Moving along on our evolutionary journey, we come to the second foundation of mindfulness, the contemplation of feelings or sensations, the source of all our experiences. The contemplation of sensations is actually a meditation on the workings of our nervous system, the existence of which makes us “sentient beings.”
According to some Buddhist teachers, meditation on sensations is of supreme importance since it focuses awareness on the place where craving and aversion start. When we experience a pleasant sensation, we automatically react with desire for more of the same; when we experience a painful sensation, we react with aversion. These built-in reactions are common to all sentient beings, but as humans we have the ability to free ourselves from this evolutionary conditioning. By becoming aware of the origin of our craving and aversion at the sensation level, we can gain some degree of choice over our responses. The Buddha showed us how we can break the chain of dependent origination at this very link, between sensation and craving.
The third and fourth foundations of mindfulness focus on the workings of the mind itself, on mind states and mind objects. As individuals we identify ourselves most closely with the mental life—heads are us!—while the other aspects of our being are either forgotten or regarded as less significant. A benefit of having first explored our identity through breath, body and sensations, is that it becomes much easier to see that mental life is also a natural process, emerging as the creativity of the life-force in another complex and fascinating stage of evolution.
Mind states are created by deeply ingrained habit patterns. Sometimes these patterns originate in early childhood experiences and sometimes they appear simply as the result of the biological structure of the brain and nervous system. By contemplating mind states we see their origin and how they function and affect us. We become aware of our impulsive fear and lust, the workings of the “mammalian brain.” The Buddha called these impulses “underlying tendencies,” and Sigmund Freud called them instincts. (They are commonly known as “animal instincts.”) We inherit these tendencies or instincts from our evolutionary ancestors (including ourselves in past lives?). When we focus on them, we can experience wonderfully complex adaptations, and at the same become “emotionally intelligent,” learning how to free ourselves from the dictates of the past.
Bringing mindfulness to mental activity also shows us how thoughts are created and feed off each other, triggering emotions, false concepts and delusion. We begin to notice how much of our thinking is centered on self-preservation and self-enhancement and that “personality” is largely an extension of the survival brain. As we contemplate the mind, most of us are shocked to discover that what we think of as “I” or “me” is simply the unfolding of natural processes.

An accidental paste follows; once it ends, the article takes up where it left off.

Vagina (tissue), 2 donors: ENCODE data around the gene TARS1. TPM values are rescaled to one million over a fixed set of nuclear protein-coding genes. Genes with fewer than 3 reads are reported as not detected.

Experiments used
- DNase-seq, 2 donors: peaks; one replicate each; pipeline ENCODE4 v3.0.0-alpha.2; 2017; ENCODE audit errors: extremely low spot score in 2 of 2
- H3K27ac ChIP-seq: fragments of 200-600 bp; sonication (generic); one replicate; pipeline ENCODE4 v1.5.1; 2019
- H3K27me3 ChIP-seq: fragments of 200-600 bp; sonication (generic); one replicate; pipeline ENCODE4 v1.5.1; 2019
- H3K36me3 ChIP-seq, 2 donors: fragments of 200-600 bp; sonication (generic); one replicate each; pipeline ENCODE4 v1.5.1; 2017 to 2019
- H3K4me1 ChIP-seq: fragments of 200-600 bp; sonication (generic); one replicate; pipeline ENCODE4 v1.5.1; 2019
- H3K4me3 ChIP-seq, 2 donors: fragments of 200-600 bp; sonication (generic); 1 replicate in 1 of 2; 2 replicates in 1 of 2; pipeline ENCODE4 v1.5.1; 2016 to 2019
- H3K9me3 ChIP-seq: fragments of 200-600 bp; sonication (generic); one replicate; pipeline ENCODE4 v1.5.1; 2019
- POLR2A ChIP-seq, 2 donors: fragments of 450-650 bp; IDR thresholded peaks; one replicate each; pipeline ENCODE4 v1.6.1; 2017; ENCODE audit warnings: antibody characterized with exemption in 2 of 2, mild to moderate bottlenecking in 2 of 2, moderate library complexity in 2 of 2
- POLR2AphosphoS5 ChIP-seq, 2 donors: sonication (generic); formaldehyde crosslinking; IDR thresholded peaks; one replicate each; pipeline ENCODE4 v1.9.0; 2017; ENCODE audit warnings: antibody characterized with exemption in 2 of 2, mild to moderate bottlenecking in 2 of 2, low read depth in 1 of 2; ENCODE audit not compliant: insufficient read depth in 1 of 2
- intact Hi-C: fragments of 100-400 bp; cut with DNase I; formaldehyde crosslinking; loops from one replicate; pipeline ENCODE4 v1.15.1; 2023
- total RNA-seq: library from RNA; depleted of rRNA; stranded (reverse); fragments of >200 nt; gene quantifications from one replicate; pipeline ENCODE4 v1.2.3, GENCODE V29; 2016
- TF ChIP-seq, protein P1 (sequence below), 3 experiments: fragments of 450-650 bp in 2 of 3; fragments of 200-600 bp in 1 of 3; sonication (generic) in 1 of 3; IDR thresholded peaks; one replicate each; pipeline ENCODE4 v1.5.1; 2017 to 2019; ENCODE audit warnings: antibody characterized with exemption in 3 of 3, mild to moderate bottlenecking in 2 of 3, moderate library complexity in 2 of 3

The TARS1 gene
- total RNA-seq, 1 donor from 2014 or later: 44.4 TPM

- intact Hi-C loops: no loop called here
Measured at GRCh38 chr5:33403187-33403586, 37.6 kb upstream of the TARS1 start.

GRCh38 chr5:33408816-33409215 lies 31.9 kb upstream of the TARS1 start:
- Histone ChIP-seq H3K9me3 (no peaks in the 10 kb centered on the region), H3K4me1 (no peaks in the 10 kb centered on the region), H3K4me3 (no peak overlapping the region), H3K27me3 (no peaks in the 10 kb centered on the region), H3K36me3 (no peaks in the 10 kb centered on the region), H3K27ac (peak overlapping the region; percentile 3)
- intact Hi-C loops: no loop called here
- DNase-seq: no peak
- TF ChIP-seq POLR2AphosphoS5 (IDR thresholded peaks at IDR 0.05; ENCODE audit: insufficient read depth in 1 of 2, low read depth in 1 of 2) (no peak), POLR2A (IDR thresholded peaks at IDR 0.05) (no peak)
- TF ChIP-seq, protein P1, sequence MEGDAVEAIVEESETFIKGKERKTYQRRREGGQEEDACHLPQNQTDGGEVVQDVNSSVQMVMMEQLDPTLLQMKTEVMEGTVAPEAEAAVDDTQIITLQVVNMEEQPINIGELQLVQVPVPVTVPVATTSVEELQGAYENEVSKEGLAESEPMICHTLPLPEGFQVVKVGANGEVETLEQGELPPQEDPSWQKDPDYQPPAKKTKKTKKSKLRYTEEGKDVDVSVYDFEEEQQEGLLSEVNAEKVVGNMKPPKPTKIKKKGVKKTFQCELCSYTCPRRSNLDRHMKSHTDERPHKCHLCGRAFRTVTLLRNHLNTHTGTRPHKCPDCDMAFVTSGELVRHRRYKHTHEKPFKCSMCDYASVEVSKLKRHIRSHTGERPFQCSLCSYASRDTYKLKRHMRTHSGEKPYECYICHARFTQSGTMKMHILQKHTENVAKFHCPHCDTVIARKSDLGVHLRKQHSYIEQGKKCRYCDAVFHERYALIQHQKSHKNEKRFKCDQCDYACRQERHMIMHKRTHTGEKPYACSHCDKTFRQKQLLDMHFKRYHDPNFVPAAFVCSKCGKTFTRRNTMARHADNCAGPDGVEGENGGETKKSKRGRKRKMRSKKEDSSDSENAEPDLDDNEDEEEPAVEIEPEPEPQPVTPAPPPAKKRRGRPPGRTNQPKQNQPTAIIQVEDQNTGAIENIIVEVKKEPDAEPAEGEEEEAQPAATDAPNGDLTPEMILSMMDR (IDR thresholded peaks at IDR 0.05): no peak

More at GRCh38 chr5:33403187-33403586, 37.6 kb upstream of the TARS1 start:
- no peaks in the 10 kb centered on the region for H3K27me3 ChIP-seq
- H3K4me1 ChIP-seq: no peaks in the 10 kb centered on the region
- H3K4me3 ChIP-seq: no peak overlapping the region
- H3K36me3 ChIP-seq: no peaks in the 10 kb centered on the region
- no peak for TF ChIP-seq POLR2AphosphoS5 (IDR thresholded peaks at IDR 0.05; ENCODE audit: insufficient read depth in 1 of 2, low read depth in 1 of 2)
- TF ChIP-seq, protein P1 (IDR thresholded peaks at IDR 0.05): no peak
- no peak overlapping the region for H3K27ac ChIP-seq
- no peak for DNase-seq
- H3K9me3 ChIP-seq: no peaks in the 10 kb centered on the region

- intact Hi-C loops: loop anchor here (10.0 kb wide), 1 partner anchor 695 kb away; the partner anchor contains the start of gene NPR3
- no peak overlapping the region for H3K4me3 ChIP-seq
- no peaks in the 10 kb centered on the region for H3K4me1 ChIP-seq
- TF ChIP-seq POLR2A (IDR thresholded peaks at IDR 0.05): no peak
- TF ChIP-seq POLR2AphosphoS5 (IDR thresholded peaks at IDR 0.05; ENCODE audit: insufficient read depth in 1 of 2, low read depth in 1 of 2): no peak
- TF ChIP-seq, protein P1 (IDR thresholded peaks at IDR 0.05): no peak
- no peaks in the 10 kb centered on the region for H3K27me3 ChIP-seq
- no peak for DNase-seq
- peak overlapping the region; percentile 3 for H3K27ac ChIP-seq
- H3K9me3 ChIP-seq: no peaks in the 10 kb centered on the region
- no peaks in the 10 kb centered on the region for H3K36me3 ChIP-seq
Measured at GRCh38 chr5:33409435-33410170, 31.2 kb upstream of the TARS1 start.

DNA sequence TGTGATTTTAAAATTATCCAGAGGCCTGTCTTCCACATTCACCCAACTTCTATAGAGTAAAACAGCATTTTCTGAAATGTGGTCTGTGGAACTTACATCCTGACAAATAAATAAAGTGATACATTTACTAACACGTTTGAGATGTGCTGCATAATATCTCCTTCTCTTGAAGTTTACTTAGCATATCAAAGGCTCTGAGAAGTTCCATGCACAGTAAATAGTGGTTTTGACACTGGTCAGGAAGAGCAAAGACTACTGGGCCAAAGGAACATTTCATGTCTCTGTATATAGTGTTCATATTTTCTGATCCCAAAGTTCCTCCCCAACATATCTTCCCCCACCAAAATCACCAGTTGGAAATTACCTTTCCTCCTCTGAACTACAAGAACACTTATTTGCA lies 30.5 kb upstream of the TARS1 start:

The Four Foundations of Mindfulness include many important practices, and the series can be understood from a number of perspectives. There is little doubt, however, that by revealing the four foundations, the Buddha was acting as a great spiritual scientist, systematically examining all the components of the human condition. The conclusion he came to—as startling as Darwin’s—was that we are not the autonomous, self-created beings we so often believe ourselves to be. Our lives are the result of past causes and conditions, and they arise in conjunction with everything else that arises.
The Buddha called his own theory of evolution “the law of karma.” And although he said it was impossible to trace our karma back to its origin, we might think of evolution as a way of tracing back at least a part of it, especially if we consider evolution to be humanity’s collective karma. The emergence of new species then could be seen as a kind of reincarnation as earthlife takes form after form, engaged perhaps in a process of gradual awakening.
As we investigate our identity through evolution, we finally come to the Buddha’s great discovery about human nature—what we now call our “Buddha-nature.” This aspect of our being is our innate wakefulness, which allows us to know ourselves and to see our interdependence with all things, our “interbeing,” as Thich Nhat Hanh calls it. Love and compassion for creation emerges from that understanding, as does deep respect and active care for the environment.
The ability to recognize and develop our Buddha-nature may be the very power that evolution has offered us as a new adaptation, our next survival technique. Mindfulness is the opposable thumb of consciousness! The meditations of the four foundations will strengthen our Buddha-nature, and lead us to a more integrated sense of our “natural” identity. The four foundations are Buddhist deep ecology. And, who knows? Through their skillful use, we just may be able to give evolution a helping hand.